Windows goes MIDI. (Musical Instrument Digital Interface)(Cakewalk Professional for Windows, Master Tracks Pro 4.5 for Windows) (Software Review) (Column) (Evaluation)
by David English
I confess. Until recently, I did almost all my MIDI work on a Macintosh. It wasn't really my fault. I just couldn't find programs on the PC that were as powerful and easy to use as Opcode's Vision and Mark of the Unicorn's Performer--both available only on the Mac. Fortunately, that's beginning to change. Two new Windows-based MIDI sequencing programs have made making music on the PC just as much fun as it is on the Mac.
You may be wondering, What is MIDI, and what is a sequencing program? MIDI stands for Musical Instrument Digital Interface. It's a communications standard that allows electronic musical instruments to talk to computers and to each other. Most electronic keyboards have a MIDI interface built in, and most sound cards (including the popular Sound Blaster and Pro Audio-Spectrum cards) come with a MIDI interface or offer one as an option. If you're running Windows 3.1 or Windows 3.0 with the multimedia extensions, you're ready for the flood of Windows-based MIDI programs.
A sequencing program is a sort of elaborate tape recorder that records and plays back MIDI music. It doesn't actually record sounds; instead, it records the various on and off positions of the keyboard's keys as you play, along with the force that you use to strike each key (the harder you strike a key, the louder it sounds) and the time that passes between each note. Taken together, this is enough information to play back a nearly identical performance when used with the same or a similar musical instrument.
Because a sequencing program records a limited amount of information when compared to a full audio recording, MIDI is especially appropriate for multimedia applications and presentations. Where a typical audio recording might take up 10MB when recorded in 16-bit-stereo, that same music, stored as a MIDI performance, would take up less than 100K. And because you can use a sequencing program to edit MIDI data much as you would use a word processor to edit words and sentences, you can easily alter the music to fit your needs.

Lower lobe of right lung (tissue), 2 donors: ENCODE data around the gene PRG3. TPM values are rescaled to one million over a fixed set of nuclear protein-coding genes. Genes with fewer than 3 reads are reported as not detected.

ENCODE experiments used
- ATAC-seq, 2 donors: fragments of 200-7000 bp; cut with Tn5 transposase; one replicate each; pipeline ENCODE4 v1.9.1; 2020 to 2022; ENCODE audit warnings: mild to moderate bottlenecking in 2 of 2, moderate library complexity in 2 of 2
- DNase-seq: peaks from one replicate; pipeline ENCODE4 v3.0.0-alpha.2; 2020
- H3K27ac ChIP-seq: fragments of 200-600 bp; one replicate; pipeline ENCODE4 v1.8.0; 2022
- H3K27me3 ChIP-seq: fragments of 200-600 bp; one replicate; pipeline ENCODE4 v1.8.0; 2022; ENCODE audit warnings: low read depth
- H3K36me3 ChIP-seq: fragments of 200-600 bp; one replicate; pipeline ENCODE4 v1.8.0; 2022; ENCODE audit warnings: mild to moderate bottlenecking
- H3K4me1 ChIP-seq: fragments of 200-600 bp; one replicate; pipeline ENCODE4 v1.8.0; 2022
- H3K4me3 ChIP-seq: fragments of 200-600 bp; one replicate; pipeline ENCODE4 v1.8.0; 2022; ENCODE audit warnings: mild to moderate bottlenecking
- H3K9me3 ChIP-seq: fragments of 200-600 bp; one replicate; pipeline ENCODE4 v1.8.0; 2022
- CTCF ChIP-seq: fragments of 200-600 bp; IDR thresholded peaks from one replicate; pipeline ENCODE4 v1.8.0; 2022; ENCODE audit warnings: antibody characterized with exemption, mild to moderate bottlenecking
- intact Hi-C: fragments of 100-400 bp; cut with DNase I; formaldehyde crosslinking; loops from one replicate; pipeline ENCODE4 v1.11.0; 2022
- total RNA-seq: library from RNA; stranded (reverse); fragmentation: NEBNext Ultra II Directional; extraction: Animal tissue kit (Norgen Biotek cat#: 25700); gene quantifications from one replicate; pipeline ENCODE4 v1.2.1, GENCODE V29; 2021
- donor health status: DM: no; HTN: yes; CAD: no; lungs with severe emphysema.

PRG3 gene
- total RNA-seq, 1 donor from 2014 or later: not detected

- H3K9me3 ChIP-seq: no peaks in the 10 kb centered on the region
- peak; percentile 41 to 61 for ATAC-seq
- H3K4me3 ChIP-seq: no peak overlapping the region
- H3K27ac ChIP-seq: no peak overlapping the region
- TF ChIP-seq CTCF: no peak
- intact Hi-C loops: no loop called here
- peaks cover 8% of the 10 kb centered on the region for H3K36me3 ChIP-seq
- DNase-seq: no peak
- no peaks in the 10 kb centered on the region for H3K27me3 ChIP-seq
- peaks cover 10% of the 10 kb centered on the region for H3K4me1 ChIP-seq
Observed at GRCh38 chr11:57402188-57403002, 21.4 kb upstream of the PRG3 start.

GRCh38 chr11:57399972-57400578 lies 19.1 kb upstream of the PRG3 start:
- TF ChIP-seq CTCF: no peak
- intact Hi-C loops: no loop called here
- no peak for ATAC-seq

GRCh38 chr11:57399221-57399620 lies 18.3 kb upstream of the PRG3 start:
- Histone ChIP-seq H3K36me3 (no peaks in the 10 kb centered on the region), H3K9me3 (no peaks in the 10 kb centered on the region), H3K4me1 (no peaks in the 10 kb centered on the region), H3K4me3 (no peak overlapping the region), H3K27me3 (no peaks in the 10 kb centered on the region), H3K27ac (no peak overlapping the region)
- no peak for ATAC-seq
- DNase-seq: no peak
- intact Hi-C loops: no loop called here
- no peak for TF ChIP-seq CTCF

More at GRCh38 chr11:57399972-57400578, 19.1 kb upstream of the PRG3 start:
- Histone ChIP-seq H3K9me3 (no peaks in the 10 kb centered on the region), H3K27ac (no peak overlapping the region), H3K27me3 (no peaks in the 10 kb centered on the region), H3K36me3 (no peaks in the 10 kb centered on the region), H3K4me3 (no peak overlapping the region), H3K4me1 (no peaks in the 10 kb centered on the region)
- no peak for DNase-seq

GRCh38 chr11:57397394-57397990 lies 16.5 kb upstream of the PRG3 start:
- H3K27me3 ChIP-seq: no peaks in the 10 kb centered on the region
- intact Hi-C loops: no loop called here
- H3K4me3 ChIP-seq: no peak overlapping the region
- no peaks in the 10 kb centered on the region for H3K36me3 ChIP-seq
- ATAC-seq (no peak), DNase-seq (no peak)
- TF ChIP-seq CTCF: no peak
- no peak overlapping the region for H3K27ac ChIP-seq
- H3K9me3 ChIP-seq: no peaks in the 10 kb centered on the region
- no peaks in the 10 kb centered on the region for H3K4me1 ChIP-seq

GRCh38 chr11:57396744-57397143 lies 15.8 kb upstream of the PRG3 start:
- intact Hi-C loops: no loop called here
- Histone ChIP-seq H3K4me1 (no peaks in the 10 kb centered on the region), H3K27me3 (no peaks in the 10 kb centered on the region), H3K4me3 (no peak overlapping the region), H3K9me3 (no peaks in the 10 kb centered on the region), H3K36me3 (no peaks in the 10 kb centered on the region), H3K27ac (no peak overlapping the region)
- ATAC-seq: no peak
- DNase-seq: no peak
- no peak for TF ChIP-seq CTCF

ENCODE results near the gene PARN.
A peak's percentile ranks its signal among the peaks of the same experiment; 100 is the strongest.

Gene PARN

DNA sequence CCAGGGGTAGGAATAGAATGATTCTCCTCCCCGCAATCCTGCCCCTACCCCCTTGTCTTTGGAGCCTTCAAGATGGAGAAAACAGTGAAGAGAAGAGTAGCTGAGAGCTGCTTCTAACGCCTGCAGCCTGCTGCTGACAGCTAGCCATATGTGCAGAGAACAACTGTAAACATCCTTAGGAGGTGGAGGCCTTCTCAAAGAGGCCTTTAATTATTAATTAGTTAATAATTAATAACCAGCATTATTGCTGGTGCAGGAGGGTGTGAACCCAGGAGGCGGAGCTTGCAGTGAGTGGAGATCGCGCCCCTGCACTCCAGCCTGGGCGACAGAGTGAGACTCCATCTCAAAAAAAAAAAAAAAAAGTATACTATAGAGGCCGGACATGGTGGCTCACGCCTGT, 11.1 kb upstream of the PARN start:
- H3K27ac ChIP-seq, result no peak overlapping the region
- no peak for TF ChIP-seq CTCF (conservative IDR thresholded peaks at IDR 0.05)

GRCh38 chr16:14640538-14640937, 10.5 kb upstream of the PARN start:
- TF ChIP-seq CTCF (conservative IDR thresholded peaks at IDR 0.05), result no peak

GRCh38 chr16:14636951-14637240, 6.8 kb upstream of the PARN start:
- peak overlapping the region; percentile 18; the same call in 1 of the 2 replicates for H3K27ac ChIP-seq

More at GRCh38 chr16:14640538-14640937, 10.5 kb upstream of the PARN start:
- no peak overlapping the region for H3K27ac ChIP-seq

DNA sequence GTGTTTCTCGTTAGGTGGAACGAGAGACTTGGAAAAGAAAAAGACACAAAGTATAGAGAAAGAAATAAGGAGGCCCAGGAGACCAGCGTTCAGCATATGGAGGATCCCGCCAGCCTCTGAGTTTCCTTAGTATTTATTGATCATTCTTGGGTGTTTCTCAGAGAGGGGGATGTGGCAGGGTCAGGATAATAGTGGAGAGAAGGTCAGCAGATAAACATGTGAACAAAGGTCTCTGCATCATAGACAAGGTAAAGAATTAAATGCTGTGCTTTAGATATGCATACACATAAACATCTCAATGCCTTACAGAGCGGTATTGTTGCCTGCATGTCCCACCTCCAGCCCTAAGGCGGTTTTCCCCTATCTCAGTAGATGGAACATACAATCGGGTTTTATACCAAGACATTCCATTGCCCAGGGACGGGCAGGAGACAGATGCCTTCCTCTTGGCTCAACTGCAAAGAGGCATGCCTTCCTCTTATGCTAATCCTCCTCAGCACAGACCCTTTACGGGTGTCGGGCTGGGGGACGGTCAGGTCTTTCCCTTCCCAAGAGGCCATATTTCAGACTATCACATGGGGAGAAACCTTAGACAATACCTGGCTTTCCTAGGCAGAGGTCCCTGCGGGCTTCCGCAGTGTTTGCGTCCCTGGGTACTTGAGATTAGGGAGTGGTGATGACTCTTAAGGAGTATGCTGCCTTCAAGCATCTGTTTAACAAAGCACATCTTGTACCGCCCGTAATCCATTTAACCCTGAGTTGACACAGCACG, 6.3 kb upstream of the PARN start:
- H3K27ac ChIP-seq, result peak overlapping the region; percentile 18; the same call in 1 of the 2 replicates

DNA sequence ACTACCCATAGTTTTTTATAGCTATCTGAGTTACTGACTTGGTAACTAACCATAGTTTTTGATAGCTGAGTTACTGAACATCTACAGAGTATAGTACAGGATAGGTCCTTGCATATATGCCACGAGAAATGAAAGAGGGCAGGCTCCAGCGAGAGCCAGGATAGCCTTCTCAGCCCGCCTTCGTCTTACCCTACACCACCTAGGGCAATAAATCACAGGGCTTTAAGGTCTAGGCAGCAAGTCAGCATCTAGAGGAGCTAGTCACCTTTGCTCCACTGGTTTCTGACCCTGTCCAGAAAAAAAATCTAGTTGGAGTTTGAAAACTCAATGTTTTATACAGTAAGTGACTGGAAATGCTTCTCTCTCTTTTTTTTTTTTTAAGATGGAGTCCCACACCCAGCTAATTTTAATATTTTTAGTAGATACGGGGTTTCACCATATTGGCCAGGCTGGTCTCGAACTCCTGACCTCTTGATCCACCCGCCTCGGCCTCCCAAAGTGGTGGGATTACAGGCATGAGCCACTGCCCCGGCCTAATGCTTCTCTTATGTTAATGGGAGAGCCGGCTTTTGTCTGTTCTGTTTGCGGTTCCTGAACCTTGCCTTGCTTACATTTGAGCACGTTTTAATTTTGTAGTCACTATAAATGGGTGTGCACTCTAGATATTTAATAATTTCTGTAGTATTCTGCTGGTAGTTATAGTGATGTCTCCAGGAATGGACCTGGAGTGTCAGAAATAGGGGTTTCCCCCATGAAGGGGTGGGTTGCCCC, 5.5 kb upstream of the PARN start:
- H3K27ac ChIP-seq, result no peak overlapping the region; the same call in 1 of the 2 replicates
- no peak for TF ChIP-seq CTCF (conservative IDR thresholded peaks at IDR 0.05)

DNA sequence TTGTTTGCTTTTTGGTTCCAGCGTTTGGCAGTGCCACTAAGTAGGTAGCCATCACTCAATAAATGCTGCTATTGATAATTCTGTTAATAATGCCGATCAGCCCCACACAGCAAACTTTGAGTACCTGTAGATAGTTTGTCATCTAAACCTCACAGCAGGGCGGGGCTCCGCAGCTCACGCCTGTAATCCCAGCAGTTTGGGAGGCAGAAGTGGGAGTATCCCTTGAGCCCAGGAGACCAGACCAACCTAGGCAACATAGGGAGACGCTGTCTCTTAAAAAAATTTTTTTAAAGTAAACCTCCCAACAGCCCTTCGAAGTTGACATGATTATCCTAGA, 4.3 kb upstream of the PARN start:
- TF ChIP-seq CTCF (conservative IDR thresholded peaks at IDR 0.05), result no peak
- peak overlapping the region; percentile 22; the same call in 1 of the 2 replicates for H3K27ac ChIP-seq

Either of these new sequencing programs would suit the needs of a professional musician, weekend composer, or multimedia artist. The first, Cakewalk Professional for Windows (Twelve Tone Systems, P.O. Box 760, Watertown, Massachusetts 02272; 800-234-1171; $349), has a number of exciting features, most notably the ability to mix real audio data (in WAV format) with MIDI sequences. You can use the program with Windows' Media Control Interface (MCI) to control other multimedia devices during playback. In addition to the usual piano-roll and eventlist notation of MIDI notes, this latest version of Cakewalk lets you view and edit your notes in staff notation--the kind you see with traditional sheet music. The program even includes its own built-in programming language and sample programs, so you can write your own editing commands.
While Cakewalk is new to Windows, Master Tracks Pro 4.5 for Windows (Passport Designs, 100 Stone Pine Road, Half Moon Bay, California 94019; 415-726-0280; $395) is a substantial upgrade to the very first MIDI sequencing program for MPCs (Multimedia PCs). New features include the ability to perform many editing functions while the music is playing, an easier-to-use Track Sheet (song and track information are now in one area), and recordable volume faders. The program has special support for the Miracle Piano Teaching System, allowing you to hook up your Miracle keyboard to your computer's serial or MIDI interface. And while Master Tracks doesn't offer staff notation, you can export your files to either of Passport's notation programs, Encore for Windows ($595) and MusicTime for Windows ($249). A stripped-down version of Master Tracks, called Trax for Windows, is also available from Passport. At $99, it's one of the best bargains in music software and a great way to get started with MIDI.
I tried both programs with a MultiSound board, a Sound Canvas, and a Miracle keyboard, and had no problems at all. These are highly sophisticated programs that are surprisingly easy to use. If you've wanted to make music with MIDI, and you're looking for a program that you won't easily outgrow, you can't go wrong with either program.